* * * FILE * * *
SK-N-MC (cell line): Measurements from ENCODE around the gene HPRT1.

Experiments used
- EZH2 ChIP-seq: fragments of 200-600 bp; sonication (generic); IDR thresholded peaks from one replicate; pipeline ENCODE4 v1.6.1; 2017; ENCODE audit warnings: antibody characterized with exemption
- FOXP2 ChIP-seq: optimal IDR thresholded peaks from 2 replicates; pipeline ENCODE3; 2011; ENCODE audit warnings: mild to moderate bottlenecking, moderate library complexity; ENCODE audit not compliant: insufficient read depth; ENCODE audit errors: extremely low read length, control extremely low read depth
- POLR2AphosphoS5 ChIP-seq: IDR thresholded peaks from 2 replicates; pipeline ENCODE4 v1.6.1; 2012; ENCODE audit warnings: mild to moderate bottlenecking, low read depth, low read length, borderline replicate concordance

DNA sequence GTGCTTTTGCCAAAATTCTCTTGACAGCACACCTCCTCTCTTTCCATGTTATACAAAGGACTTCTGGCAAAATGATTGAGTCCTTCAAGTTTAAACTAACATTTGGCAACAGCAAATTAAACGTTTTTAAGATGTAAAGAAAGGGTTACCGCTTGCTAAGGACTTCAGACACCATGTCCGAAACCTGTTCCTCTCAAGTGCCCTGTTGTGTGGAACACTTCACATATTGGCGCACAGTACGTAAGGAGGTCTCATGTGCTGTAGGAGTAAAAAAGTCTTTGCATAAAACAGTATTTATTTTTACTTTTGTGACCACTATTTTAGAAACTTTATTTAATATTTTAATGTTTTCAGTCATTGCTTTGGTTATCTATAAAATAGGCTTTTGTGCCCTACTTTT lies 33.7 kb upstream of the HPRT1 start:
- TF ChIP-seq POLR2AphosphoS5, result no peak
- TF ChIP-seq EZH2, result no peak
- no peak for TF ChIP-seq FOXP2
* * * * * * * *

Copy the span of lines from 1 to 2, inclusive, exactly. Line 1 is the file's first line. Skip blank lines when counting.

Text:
SK-N-MC (cell line): Measurements from ENCODE around the gene HPRT1.

Experiments used